12 Most Essential Sales Books with “Selling” in the Title
We are all sales people. If there is one thing I have learned from my study of sales books, periodicals, and online articles, that is it. Selling is not just about pushing products. It is an essential aspect of what it means to be human. We sell our ideas. We sell our character. We sell our skills. We sell ourselves. When we attempt to communicate with each other, we are selling the importance of what we have to say.
There are enough sales books that have been written over the past several decades to justify “sales” as a literary genre distinct from its more general “business” category. Hundreds of highly notable and effective works have been written to encourage sales people. How do I choose only twelve? How about something arbitrary like what’s in the title?
Some of these books focus on strategy; some are more philosophical in nature. But, in either case, each of the books on this list have principles that will help you become a better sales person, regardless of your profession. Read, learn, and grow!
Bettger shares experiences in his life as an insurance sales person and offers tips on persistence, presentation, and developing relationships with colleagues. Masterfully told story!
Tracy explores how changing the way you think can make you more successful than you’ve ever dreamed. Packed with insight on positive thinking, goal setting, and principles to live by, this book is a classic!
In perhaps the most exhaustive sales book ever written, Hopkins explains the sales process from top to bottom and offers dos and don’ts for each step of the way.
A short book on the basics of selling from one of the most well-known sales people of all-time. New to the business or finding yourself in a situation that needs basic sales skills? This is for you.
This book is a classic for those in complex sales. Where a long-term relationship will exist between you and your client, you need to be about to be consultative. We hear that term a lot, but none has ever come as close to its meaning as its originator, Mr. Hanan.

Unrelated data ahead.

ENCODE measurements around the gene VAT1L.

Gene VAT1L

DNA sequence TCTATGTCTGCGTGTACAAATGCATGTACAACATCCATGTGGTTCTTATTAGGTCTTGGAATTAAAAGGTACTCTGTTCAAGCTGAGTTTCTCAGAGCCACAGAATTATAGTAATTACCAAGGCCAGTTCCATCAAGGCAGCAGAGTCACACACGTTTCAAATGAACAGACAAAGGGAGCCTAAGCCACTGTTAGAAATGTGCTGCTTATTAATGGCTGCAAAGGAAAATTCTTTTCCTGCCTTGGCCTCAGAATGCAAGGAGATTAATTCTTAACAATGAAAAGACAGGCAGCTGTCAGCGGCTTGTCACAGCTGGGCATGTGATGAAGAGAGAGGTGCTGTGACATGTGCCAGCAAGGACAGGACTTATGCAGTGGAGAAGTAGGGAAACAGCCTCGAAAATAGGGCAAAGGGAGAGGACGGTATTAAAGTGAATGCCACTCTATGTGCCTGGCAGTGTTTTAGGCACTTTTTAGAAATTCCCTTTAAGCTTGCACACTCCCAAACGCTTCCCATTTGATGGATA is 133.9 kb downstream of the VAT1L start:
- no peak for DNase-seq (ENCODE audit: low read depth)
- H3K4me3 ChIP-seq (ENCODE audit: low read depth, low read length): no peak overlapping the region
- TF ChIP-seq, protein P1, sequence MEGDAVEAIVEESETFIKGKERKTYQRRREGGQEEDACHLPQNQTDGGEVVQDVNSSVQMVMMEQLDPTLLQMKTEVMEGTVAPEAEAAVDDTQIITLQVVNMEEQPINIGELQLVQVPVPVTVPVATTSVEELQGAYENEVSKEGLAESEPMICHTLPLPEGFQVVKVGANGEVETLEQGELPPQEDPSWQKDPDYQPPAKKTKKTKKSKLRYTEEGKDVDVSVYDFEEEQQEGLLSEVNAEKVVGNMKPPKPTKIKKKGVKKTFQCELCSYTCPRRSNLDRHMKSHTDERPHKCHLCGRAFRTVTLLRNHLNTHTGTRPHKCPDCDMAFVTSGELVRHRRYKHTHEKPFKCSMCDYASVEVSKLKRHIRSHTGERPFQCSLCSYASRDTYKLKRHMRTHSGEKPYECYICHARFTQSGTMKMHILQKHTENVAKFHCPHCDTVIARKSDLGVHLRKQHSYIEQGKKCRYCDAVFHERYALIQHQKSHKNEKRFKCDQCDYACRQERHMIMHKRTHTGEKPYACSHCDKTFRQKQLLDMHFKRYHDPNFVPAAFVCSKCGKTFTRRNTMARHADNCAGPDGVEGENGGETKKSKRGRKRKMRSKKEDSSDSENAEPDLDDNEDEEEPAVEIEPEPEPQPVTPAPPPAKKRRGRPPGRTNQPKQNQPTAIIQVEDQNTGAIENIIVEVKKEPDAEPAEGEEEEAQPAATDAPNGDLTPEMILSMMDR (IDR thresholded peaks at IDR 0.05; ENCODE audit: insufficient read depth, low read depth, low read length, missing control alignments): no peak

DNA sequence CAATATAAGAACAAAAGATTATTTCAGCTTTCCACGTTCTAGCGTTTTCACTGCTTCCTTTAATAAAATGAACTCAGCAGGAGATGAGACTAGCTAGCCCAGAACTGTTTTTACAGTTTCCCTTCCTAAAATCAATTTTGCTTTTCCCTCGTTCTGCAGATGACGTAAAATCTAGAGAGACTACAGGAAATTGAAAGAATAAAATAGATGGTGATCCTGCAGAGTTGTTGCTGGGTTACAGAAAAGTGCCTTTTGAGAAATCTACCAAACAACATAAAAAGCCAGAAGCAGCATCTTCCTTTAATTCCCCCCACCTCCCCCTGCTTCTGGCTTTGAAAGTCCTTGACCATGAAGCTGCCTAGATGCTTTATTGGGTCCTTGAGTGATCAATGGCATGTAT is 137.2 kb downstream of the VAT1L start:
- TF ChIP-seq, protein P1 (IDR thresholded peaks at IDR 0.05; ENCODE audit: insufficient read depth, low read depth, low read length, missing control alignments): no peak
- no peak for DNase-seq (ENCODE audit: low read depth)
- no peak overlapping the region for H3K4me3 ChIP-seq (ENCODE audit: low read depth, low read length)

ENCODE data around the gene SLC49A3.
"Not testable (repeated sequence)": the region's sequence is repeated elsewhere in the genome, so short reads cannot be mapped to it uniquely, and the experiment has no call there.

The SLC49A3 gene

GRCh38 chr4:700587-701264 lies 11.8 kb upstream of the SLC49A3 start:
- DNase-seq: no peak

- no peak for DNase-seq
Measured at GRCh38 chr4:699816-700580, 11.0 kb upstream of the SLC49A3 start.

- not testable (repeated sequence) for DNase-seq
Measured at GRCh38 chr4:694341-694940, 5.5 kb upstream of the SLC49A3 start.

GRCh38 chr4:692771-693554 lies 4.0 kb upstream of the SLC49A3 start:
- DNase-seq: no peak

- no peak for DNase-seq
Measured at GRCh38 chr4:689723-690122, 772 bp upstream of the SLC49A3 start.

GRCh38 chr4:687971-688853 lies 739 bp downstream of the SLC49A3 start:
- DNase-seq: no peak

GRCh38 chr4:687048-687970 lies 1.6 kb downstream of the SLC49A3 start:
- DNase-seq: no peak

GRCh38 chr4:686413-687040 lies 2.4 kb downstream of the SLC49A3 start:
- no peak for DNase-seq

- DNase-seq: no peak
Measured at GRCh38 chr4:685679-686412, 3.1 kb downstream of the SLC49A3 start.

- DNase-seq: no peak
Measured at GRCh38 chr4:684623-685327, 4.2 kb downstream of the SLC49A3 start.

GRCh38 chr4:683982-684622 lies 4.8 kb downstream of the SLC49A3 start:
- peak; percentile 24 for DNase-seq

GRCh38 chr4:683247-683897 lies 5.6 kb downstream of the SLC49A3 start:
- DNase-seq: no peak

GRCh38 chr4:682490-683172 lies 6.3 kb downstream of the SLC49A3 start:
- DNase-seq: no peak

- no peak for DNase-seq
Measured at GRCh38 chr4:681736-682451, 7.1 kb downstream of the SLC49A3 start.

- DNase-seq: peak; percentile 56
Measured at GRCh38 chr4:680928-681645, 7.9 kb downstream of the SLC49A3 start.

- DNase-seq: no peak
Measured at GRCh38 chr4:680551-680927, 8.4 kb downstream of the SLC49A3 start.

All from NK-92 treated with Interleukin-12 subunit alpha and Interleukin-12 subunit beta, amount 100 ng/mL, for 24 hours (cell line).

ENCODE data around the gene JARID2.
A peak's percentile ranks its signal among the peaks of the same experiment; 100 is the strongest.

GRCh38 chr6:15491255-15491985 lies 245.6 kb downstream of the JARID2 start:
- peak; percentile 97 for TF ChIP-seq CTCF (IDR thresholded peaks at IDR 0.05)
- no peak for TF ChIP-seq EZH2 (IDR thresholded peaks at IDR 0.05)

Probably the most unique book on this list due to the fact that Rackham had done exhaustive research to come up with his findings for this book. Over a course of 10 years and after observing of 35,000 sales transactions, Rackham and his team come up with the sales process of Situation, Problem, Implication, and Need-Payoff. Looking for something proven to add to your repertoire? This is it!
Certainly a book for our time, Konrath explains how to sell in a time of short attention spans. Clients are pressed for time and need to make snap decisions. The acronym, Simple-Aligned-iNvaluable-Priority, addresses the approach that sales people need to take with clients who are racing against the clock.
The foundation of selling is trust. If a sales person cannot be trust, there is not hope for a sale, let alone a relationship. In this book, Green lays out the process to becoming a more trustworthy person in business. “The relationship,” he says, “is the customer.”
Most of the time, selling is merely about asking the right questions. Buyers will sell themselves if you can ask the right questions to bring their needs to the surface. Freese shows us how and when to ask those questions in the sales process.
One of the most difficult problems sales people have dealt with for years is the telephone. Call reluctance prevents sales people from being productive and, when calls are made, they are often disorganized and a waste of the prospect’s time. Richardson shows us how to use the telephone the way it was meant to be used.
If you can’t sell yourself, you can’t sell anything. In a business relationship or any relationship for that matter, people need to know that you are competent and trustworthy before they even care about what you are offering. Beckwith and Clifford show us how to make ourselves more appealing and presentable in business transactions.
Gitomer, one of the greatest sales professionals of our time, offers advice on personal motivation in selling and principles on interacting with clients. Networking, engaging prospects in conversations, and making people laugh are all simple little things that make a big difference in selling. Gitomer shows us how to incorporate these into our own processes.
Which of these books have you read? Do you have any on your reading list for 2012? What would you add to the list? Let us know in the comments below!
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